Scheduling – why is it so difficult?


Unlike planning, scheduling involves many people, coordinates many different, independent jobs and determines when each of these jobs will be done and by whom (see “Planning and scheduling – what are they“?).

During our audits, the most common opportunity for improvement is in non-shutdown work scheduling. Shutdown work is so carefully watched, and over-runs are so expensive that it is usually carefully scheduled, sometimes with an excessive contingency allowance to avoid being the “bad guy” who delays the start-up.

To schedule well, the person with scheduling responsibility needs to know:

– what work orders are in the backlog

– the relative importance of all work orders

– the scope of all work order

– the status of all work orders

– how all work orders interact

– the operating schedule

– the current state of the operation

– the availability of the people who will do the work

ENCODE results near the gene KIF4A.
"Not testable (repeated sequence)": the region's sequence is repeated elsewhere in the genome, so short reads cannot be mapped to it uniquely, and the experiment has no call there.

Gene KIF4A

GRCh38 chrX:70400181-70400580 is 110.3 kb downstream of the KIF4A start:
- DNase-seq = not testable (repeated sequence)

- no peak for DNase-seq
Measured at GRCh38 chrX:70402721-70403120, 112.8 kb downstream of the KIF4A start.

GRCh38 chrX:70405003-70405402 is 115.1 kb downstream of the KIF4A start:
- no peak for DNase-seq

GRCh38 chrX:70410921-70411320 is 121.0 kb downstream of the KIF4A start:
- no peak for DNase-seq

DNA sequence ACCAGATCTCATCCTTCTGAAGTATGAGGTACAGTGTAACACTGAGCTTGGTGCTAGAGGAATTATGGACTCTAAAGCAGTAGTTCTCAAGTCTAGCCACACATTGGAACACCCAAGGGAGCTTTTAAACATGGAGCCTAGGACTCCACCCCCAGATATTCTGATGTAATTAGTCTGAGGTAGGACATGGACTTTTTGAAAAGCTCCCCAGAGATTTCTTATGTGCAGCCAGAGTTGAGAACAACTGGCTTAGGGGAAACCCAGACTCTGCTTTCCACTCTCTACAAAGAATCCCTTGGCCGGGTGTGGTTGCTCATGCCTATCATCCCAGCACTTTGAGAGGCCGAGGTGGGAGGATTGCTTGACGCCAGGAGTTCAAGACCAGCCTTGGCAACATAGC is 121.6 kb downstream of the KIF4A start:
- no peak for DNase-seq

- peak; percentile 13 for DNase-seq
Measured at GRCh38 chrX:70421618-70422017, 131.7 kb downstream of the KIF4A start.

– the skills and limitations of the people who will do the work

– the availability of special tools and equipment

– many other factors, such as weather and conflicting schedules for training, vacations, etc, etc.

Taking all these factors into consideration and building a good work schedule is no small feat. Add to this that maintenance work schedules, by their very nature, change rapidly and its easy to see that the scheduling function can, and should, take a significant amount of time each day. And of course, there is always a desire to keep tradespeople on the highest priority work which may be very difficult if there are multiple trades, job classifications or pay rates that limit scheduling flexibility. For more on this problem, see our article “The high cost of restrictive practices” .

One essential prerequisite for good scheduling is a well-managed backlog which requires continuous, active and cooperative input from both Maintenance and Operations leaders.

Probably the greatest obstacle to good scheduling is a concern about how a schedule will be perceived by the people who will do the work. The schedule shows the tradespeople how long it is expected they will take to do each job, and they may, often for good reason, disagree. Encourage and use their input!